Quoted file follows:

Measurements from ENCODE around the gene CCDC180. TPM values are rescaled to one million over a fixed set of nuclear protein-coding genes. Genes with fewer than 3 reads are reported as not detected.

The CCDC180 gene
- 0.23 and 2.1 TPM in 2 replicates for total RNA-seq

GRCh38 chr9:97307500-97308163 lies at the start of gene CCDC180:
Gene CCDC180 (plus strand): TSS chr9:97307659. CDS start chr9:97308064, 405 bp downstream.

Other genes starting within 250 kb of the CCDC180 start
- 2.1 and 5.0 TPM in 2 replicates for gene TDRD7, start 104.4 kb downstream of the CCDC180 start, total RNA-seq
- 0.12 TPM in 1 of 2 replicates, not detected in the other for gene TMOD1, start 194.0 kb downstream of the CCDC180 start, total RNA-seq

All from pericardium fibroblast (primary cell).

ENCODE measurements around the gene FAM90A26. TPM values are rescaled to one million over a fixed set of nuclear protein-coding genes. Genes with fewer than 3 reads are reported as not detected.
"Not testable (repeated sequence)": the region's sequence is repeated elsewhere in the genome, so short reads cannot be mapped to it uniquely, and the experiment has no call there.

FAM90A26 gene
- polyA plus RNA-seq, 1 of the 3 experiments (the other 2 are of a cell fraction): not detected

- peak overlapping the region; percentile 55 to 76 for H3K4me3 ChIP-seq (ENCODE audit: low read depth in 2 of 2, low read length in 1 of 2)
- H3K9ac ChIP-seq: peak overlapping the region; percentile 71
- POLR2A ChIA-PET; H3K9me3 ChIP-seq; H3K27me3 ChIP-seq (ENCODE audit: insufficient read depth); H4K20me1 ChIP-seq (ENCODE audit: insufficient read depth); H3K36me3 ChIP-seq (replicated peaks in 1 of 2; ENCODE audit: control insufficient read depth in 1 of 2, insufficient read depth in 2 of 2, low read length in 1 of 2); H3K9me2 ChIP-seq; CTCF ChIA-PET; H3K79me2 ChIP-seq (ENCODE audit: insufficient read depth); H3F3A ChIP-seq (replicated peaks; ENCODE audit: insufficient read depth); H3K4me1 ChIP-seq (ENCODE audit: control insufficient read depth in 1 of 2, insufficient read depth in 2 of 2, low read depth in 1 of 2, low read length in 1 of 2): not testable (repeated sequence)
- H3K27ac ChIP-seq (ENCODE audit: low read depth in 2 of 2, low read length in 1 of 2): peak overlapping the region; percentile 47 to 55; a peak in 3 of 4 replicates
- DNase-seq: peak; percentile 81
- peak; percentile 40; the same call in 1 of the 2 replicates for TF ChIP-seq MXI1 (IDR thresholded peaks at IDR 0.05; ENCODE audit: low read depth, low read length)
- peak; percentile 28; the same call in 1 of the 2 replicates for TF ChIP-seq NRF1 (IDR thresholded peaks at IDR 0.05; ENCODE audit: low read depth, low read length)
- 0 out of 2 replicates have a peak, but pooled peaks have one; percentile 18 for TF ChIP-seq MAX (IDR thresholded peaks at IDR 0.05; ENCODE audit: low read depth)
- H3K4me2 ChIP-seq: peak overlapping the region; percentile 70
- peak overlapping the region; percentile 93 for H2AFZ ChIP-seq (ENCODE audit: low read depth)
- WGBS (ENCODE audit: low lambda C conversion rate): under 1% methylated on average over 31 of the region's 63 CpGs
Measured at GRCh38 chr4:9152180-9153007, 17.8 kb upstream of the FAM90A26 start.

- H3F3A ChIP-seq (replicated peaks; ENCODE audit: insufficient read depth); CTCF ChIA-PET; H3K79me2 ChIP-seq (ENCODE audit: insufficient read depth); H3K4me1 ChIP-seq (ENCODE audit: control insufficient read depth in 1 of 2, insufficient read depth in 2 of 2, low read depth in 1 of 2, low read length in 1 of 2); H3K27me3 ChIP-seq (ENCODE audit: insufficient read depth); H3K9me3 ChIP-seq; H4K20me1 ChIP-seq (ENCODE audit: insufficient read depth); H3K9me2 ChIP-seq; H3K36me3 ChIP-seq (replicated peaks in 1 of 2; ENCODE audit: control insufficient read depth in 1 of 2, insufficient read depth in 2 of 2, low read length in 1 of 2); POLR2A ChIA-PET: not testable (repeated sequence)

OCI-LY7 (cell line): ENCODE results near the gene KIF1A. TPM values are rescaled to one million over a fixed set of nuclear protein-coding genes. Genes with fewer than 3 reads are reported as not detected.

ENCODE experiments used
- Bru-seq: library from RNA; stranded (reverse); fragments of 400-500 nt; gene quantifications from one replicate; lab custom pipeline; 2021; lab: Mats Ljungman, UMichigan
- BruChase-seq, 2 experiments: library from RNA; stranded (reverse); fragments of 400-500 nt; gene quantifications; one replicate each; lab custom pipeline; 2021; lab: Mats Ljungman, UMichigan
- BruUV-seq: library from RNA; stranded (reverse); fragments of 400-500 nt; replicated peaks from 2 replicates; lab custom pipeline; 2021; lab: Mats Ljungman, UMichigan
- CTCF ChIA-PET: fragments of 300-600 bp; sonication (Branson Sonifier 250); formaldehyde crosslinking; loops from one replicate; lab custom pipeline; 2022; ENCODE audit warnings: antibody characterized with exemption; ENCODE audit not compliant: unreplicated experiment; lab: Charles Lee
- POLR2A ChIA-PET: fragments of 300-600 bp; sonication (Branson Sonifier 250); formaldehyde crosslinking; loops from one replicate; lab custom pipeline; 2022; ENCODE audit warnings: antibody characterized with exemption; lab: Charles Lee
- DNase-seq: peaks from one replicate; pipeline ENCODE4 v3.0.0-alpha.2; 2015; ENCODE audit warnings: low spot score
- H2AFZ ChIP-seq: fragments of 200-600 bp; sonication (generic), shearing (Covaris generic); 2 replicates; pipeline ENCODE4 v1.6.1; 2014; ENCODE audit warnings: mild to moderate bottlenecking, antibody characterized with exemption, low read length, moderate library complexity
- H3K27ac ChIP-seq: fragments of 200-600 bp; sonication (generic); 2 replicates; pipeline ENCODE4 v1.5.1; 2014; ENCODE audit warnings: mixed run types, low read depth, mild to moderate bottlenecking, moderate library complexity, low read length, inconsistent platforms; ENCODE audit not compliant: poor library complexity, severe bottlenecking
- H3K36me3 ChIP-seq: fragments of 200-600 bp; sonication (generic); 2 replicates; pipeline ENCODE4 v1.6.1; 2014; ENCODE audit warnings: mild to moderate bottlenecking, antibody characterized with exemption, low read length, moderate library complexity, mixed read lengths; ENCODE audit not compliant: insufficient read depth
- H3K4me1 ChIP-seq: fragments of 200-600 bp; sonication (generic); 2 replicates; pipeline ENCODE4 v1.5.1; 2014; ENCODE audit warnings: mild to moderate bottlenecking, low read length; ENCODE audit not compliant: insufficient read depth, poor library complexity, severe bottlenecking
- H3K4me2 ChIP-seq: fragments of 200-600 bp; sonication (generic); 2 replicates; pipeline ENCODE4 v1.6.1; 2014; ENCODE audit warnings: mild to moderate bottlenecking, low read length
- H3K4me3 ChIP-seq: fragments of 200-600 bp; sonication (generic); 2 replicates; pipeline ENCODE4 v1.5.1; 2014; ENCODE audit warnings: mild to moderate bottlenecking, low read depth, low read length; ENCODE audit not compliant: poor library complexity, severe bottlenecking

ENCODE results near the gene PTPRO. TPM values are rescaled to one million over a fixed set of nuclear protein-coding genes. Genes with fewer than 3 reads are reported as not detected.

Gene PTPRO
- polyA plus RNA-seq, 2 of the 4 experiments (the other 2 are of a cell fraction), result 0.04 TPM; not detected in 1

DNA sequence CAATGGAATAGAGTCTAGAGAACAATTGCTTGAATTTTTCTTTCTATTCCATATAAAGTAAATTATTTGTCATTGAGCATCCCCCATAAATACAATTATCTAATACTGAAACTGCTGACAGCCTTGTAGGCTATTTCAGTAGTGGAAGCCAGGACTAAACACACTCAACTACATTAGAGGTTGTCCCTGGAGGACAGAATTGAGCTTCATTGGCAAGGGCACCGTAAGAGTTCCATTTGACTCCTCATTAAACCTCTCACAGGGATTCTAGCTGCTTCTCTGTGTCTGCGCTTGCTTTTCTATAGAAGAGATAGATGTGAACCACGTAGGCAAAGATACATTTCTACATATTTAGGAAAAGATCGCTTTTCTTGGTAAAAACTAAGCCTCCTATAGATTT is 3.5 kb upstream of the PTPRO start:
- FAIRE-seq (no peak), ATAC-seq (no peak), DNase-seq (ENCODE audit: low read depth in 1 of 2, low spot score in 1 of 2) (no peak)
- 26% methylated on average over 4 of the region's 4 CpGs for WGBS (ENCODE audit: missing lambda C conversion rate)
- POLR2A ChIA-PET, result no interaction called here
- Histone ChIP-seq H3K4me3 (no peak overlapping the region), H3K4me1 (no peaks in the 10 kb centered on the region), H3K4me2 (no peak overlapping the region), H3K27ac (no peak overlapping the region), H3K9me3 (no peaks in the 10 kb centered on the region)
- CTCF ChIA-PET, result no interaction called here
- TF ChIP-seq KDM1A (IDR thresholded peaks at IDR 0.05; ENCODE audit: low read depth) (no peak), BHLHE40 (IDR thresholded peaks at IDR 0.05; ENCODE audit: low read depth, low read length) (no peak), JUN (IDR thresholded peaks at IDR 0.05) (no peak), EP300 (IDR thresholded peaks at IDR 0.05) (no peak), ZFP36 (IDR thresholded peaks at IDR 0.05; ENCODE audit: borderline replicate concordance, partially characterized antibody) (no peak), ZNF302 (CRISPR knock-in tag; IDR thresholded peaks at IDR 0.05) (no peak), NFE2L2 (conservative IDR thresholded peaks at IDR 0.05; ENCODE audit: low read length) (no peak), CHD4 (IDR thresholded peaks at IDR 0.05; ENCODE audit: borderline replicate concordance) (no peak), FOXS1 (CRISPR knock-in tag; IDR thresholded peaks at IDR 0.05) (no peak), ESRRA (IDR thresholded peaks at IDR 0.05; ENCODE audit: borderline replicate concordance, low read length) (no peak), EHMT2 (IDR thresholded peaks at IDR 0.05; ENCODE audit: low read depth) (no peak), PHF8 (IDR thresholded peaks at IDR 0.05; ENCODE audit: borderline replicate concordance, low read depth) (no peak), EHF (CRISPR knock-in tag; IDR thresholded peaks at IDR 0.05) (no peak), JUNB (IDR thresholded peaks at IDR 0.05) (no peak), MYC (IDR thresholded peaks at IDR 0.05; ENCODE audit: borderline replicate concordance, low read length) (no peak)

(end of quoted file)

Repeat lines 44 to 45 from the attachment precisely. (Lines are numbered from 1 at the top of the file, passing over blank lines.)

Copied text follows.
DNA sequence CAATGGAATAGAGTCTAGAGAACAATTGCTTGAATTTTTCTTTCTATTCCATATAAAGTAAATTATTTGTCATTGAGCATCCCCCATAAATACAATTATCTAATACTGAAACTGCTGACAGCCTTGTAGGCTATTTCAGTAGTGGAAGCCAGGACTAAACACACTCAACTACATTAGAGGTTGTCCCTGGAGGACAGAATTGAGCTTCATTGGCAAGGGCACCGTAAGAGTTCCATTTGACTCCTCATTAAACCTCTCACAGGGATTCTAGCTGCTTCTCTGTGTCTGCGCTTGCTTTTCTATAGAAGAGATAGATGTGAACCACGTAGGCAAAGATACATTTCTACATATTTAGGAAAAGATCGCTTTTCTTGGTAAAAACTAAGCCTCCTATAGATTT is 3.5 kb upstream of the PTPRO start:
- FAIRE-seq (no peak), ATAC-seq (no peak), DNase-seq (ENCODE audit: low read depth in 1 of 2, low spot score in 1 of 2) (no peak)